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Algorithms: Tiny Yet Powerful

February 13, 2009


Algorithms are like equations

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Lenore Blum is a famous computer scientist who is now at Carnegie-Mellon University. She is famous for her work with Smale and Shub on the ”Real P=NP Question” that we discuss in another post. This important work shows that there is a version of P=NP for computations over the real numbers. Also she is one of national leaders helping to get more women involved in Computer Science. Finally, she is part of the most well known family in all of computer science: her husband, Manny Blum, is a Turing Award winner, and her son, Arvim Blum, is one of best researchers in the world in machine learning.

The work of hers that I will discuss here happens to be some join work of ours. We noticed that ”algorithms are tiny”. Let me explain. Recall that the Gettysburg address is only 269 words and was delivered in just over two minutes. Short things can be very powerful. Here is a note we put together to explain the consequences of the fact that algorithms are “tiny”.

The Note



Algorithms: Tiny yet powerful – and we can’t live without them
The promise of information technology is intimately intertwined with advances in algorithms (methods for solving problems). Algorithms are different from software systems in a fundamental way. They are tiny. An algorithm that solves an important problem can be small enough to fit on a single piece of paper using normal sized handwriting. Microsoft’s operating system, Vista, is a collection of many programs that in total has close to 100 million lines of code. That’s roughly the equivalent of 10,000 hardback books. Vista’s code is a trade secret, but even if it wasn’t, it’s not clear a single person could ever understand it all. Algorithms are at the opposite end of the spectrum. A postcard is often enough. As such, algorithms can be shared, understood, analyzed –even proved correct. Algorithms are based on ideas. New algorithms must be based on new ideas, new ways to approach the problem, new thoughts. They often express a clear single thought that changes the way we look at the world. Algorithms are like equations. Albert Einstein’s famous equation,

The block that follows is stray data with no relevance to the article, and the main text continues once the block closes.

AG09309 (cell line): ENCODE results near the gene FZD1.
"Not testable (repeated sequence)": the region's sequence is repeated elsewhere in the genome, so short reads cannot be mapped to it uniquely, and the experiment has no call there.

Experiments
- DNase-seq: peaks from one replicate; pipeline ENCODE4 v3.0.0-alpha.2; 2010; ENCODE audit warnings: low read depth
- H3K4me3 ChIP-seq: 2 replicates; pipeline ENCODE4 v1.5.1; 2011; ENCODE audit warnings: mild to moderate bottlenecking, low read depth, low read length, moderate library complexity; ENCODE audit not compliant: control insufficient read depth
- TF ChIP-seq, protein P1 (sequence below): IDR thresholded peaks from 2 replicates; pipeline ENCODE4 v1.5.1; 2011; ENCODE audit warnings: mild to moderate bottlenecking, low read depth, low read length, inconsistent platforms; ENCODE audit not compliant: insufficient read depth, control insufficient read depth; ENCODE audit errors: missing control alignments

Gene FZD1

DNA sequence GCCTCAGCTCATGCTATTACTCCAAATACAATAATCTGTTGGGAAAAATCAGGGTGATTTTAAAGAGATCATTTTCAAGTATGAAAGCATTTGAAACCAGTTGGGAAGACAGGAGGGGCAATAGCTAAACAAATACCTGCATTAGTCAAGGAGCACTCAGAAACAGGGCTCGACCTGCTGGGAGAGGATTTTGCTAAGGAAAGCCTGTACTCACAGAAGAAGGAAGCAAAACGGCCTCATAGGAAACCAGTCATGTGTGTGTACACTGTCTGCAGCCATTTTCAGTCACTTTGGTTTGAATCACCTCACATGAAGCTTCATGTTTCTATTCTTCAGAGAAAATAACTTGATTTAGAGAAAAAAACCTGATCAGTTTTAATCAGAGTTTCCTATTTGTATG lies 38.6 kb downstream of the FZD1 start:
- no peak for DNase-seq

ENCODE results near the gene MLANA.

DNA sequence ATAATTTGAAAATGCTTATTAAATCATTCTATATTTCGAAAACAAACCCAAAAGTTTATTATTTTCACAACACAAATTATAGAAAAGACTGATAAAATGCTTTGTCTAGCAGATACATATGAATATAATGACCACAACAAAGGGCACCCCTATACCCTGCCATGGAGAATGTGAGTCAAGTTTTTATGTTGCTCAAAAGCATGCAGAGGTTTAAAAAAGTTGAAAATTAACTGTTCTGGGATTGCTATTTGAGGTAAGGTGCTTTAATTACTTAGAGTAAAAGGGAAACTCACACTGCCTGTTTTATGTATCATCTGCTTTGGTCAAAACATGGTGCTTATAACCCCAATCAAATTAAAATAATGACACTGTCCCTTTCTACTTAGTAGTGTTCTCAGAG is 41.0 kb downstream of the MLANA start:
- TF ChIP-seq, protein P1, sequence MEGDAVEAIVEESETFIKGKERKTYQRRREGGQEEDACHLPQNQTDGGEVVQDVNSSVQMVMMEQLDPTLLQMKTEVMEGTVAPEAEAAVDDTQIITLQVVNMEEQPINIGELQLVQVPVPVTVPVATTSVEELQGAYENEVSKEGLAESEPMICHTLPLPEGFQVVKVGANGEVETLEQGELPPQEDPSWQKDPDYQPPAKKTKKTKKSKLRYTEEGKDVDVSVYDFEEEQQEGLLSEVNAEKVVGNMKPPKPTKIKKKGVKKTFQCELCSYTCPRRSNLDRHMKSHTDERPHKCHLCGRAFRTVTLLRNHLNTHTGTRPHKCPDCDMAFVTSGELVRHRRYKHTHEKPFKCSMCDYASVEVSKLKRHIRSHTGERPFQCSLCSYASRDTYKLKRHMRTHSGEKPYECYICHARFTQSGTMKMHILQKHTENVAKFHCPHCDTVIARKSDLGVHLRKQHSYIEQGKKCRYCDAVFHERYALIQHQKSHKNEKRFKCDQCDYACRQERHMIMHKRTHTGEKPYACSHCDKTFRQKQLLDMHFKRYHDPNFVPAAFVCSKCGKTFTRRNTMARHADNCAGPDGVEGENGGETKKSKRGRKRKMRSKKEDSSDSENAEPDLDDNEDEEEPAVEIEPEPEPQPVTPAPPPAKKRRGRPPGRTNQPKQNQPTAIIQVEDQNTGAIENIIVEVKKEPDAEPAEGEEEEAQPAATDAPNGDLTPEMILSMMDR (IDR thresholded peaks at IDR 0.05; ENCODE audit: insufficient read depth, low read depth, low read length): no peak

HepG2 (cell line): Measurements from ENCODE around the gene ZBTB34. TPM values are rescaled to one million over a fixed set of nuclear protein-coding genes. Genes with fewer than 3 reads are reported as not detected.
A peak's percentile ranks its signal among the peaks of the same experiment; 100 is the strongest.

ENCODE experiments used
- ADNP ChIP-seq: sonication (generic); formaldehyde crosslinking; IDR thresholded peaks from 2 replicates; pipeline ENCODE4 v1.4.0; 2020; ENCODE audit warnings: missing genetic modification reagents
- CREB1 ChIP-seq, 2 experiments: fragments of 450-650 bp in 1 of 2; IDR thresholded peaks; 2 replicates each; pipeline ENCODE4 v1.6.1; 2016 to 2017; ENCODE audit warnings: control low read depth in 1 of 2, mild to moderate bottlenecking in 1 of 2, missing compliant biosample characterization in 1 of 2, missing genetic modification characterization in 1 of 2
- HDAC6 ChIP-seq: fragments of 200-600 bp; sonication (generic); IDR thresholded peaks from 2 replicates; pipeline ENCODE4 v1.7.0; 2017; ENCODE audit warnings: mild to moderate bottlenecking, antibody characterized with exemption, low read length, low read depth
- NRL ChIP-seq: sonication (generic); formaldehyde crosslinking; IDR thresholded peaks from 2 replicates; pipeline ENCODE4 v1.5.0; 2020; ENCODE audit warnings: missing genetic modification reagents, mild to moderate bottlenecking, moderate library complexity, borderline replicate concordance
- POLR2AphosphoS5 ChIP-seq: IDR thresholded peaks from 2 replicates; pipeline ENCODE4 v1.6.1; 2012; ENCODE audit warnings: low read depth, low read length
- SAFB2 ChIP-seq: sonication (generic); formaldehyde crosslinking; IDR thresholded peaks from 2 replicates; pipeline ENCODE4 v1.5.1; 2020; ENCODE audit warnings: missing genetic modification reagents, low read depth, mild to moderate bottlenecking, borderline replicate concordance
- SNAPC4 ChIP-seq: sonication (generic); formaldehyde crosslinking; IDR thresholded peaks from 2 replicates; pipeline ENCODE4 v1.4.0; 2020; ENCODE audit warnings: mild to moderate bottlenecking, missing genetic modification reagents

E=MC^2
is a part of the popular culture. Few non-experts are able to explain the exact meaning of this equation. But, when placed on a T-shirt, most recognize it. The equation is one of the most profound and most important discoveries of all time. For better or worse, the equation created the Atomic Age. The plans and blueprints for building a modern atomic reactor would be closer in size to Vista. But the equation that gives us the power to build the atomic reactor has just five symbols. Likewise, it is an algorithm that makes possible the modern cryptographic systems that are critical for e-commerce. Prime numbers form the backbone of these systems. The famous Miller and Rabin algorithm to test whether or not a number is prime contains just 61 words and fits in a box: